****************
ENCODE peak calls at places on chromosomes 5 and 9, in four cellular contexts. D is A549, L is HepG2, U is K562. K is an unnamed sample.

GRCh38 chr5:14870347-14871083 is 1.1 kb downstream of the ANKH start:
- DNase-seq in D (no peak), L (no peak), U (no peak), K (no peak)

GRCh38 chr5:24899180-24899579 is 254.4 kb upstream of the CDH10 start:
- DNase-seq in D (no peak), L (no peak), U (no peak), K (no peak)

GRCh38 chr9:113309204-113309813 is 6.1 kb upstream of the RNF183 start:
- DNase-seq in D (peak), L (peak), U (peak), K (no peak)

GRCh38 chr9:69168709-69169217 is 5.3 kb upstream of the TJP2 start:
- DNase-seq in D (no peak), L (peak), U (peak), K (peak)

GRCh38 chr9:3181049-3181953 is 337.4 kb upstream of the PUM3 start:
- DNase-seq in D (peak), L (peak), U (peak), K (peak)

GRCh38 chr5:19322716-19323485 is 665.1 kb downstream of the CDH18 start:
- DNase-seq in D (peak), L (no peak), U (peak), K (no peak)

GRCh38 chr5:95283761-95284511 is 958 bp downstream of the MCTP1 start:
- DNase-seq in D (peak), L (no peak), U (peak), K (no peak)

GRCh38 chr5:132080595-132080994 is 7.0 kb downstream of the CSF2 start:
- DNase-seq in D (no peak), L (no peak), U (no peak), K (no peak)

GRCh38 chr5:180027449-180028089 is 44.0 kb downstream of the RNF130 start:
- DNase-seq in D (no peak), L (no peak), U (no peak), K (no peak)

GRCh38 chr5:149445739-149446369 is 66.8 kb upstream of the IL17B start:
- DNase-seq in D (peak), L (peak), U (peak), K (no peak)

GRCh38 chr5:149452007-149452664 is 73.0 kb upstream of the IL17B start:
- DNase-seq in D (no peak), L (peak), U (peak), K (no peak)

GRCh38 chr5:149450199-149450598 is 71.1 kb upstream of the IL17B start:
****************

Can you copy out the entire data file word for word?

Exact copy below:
ENCODE peak calls at places on chromosomes 5 and 9, in four cellular contexts. D is A549, L is HepG2, U is K562. K is an unnamed sample.

GRCh38 chr5:14870347-14871083 is 1.1 kb downstream of the ANKH start:
- DNase-seq in D (no peak), L (no peak), U (no peak), K (no peak)

GRCh38 chr5:24899180-24899579 is 254.4 kb upstream of the CDH10 start:
- DNase-seq in D (no peak), L (no peak), U (no peak), K (no peak)

GRCh38 chr9:113309204-113309813 is 6.1 kb upstream of the RNF183 start:
- DNase-seq in D (peak), L (peak), U (peak), K (no peak)

GRCh38 chr9:69168709-69169217 is 5.3 kb upstream of the TJP2 start:
- DNase-seq in D (no peak), L (peak), U (peak), K (peak)

GRCh38 chr9:3181049-3181953 is 337.4 kb upstream of the PUM3 start:
- DNase-seq in D (peak), L (peak), U (peak), K (peak)

GRCh38 chr5:19322716-19323485 is 665.1 kb downstream of the CDH18 start:
- DNase-seq in D (peak), L (no peak), U (peak), K (no peak)

GRCh38 chr5:95283761-95284511 is 958 bp downstream of the MCTP1 start:
- DNase-seq in D (peak), L (no peak), U (peak), K (no peak)

GRCh38 chr5:132080595-132080994 is 7.0 kb downstream of the CSF2 start:
- DNase-seq in D (no peak), L (no peak), U (no peak), K (no peak)

GRCh38 chr5:180027449-180028089 is 44.0 kb downstream of the RNF130 start:
- DNase-seq in D (no peak), L (no peak), U (no peak), K (no peak)

GRCh38 chr5:149445739-149446369 is 66.8 kb upstream of the IL17B start:
- DNase-seq in D (peak), L (peak), U (peak), K (no peak)

GRCh38 chr5:149452007-149452664 is 73.0 kb upstream of the IL17B start:
- DNase-seq in D (no peak), L (peak), U (peak), K (no peak)

GRCh38 chr5:149450199-149450598 is 71.1 kb upstream of the IL17B start: